Our Technology

A New Approach to New Markets

Mirada was launched by industry veterans who have created a new approach to precision optics. The need for a new approach is driven by the emerging automotive LiDAR and industrial LiDAR markets.  This approach enables low cost manufacturing of precision optical components, as well as a new method of enabling rotating optical systems survive the shock and vibration on the road.

Low Cost, Precision Optics

High performance polygon optics, and similar complex optical elements are often manufactured by single point diamond turning / diamond machining.  For optics that need a higher level of smoothness, often they are subsequently polished.  This type of processing can produce high quality products, but with incredibly high prices.  The machines that produce this class of optics operate on one face at a time, one part at a time.  There is no way that this technology can scale to the cost and production volume needs of the growing markets such as LiDAR market.

Mirada has created another way.  We invert the manufacturing process, and form optical surfaces with ultra high flatness and low roughness.  Then, these surfaces are assembled and aligned in a novel, patent pending process to create complex, yet low cost polygon optics, in a method that scales to high volume.

Technology FAQ

LiDAR stands for Light Detection and Ranging, and is a family of many variants of methods that use light to determine the distance of an object.  Two main families of LiDAR that are most relevant to automotive LiDAR are:

(1) Time Of Flight (TOF) LiDAR

(2) Coherent LiDAR

Mirada’s products are used to enable breakthrough LiDAR systems based on both types of LiDAR.  TOF LiDAR sends out a pulse of light, and the time it takes for faint reflections off of objects to return to the LiDAR sensor are measured, yielding the distance of the objects.  TOF LiDAR can use a single point measurement from a single channel, and scan this point distant measurement around (using our products) to create a LiDAR point cloud.  TOF LiDAR can also illuminate a larger scene with a single flash, and measure many spatially separate reflections at the same time using a sensor array, in a variant known as flash LiDAR.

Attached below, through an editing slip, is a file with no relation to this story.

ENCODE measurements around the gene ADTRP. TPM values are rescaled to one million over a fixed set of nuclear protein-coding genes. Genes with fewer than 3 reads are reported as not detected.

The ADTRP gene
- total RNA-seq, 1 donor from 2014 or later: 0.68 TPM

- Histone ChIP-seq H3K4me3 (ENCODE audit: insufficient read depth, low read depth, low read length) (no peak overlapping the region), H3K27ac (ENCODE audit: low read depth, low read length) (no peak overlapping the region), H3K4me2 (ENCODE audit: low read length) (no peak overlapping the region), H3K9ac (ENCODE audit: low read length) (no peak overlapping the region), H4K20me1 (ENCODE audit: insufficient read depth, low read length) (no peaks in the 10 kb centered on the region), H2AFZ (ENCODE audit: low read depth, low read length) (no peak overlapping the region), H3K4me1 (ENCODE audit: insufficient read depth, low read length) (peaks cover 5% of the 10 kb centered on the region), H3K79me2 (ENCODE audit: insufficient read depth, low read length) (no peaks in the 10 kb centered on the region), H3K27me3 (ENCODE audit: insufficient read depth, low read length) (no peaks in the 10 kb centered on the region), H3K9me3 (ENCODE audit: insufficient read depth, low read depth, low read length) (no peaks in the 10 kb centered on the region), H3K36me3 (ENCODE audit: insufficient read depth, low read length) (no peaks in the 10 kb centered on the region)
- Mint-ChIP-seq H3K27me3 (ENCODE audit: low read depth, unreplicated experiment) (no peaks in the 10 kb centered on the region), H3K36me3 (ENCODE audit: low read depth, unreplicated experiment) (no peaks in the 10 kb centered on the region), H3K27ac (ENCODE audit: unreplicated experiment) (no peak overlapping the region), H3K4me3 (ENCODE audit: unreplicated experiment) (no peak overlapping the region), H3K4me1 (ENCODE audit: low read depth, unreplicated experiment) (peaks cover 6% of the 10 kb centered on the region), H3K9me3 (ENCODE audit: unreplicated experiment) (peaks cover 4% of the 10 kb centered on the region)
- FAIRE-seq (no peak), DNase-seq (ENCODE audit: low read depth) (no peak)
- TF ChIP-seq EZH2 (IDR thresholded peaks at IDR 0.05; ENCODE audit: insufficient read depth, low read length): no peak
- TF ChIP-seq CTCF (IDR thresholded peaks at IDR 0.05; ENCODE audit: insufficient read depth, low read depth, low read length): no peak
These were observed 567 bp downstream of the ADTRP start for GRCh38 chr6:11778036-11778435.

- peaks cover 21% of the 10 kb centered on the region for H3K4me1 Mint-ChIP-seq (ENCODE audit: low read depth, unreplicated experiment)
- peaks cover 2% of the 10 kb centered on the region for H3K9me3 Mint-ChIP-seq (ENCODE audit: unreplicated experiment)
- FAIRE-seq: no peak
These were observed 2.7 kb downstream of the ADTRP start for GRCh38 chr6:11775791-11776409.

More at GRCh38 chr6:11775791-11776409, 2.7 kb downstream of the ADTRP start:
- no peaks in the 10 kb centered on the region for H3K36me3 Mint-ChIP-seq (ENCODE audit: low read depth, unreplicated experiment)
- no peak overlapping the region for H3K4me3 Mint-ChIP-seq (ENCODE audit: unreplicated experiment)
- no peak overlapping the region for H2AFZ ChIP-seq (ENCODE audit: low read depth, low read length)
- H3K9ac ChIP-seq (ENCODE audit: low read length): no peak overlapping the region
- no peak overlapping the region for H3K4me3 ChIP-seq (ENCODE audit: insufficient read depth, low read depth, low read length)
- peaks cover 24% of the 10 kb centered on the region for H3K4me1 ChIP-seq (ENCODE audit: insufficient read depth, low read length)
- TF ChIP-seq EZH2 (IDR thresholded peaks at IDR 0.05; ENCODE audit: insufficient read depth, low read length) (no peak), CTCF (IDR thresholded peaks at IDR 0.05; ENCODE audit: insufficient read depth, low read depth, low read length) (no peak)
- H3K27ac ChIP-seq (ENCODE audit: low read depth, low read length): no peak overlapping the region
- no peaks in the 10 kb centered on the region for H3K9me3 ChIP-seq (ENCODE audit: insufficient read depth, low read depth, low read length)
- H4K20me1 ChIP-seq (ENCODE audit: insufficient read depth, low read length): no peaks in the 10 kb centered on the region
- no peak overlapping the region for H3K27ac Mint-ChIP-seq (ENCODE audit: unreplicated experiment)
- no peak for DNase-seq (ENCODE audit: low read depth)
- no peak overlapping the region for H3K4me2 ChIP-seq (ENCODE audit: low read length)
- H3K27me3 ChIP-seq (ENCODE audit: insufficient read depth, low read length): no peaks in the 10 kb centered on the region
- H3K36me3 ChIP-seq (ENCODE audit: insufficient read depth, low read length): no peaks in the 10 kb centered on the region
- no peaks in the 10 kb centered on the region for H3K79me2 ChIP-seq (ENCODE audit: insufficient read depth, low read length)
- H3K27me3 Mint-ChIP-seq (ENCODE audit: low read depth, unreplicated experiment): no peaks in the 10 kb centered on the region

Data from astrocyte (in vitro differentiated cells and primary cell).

Coherent LiDAR operates differently.  A beam of light is split into two beams, a source beam and a reference beam.  The source beam is sent out into the scene in front of the LiDAR, and the reflected beam that returns is captured and mixed with the reference beam. Information in the resulting optical interference patterns can yield distance of objects, as well as their velocity towards or away from the LiDAR system.

Mirada’s scanning technology is compatible with all the aforementioned LiDAR technologies, enabling high performance, automotive grade LiDAR systems to be deployed widely in the industry.

LiDAR is a technology that has impacted many industries and markets, from space travel, mapping, archaeology, construction, mining, and transportation.   The automotive industry is rapidly adopting LiDAR technology to enable future safer vehicles in features known as Advanced Driver Assistance Systems (ADAS).  Also, there is much work on more advanced automotive features that can be termed as Autonomous Driving, where LiDAR plays a critical role.  LiDAR, radar, camera systems, ultrasonic sensors, and other technologies work together to make drivers and passengers safer.

Polygon scanners can be single line (regular polygons) or multi-line (multiple lines).  As a single line polygon scanner rotates it will reflect light repeatedly in a single horizontal line.  By directing a LiDAR channel on that rotating polygon, one can create a single line of LiDAR data (A 2-D point cloud including azimuthal angle and distance).  Similarly, by illuminating a multi-line polygon with a LiDAR channel one can create multiple horizontal lines of LiDAR data (a 3-D point cloud, azimuthal angle, elevation angle, and distance).  For example, an eighth sided, multi-line scanner with one LiDAR channel can create a 3D point cloud with eight distinct horizontal lines of data.  Couple that same scanner to eight LiDAR channels, and you have a point cloud with 64 horizontal lines of data.

There many alternative configurations, some of which include a second scanner.  Contact us to see what product and configuration is right for you.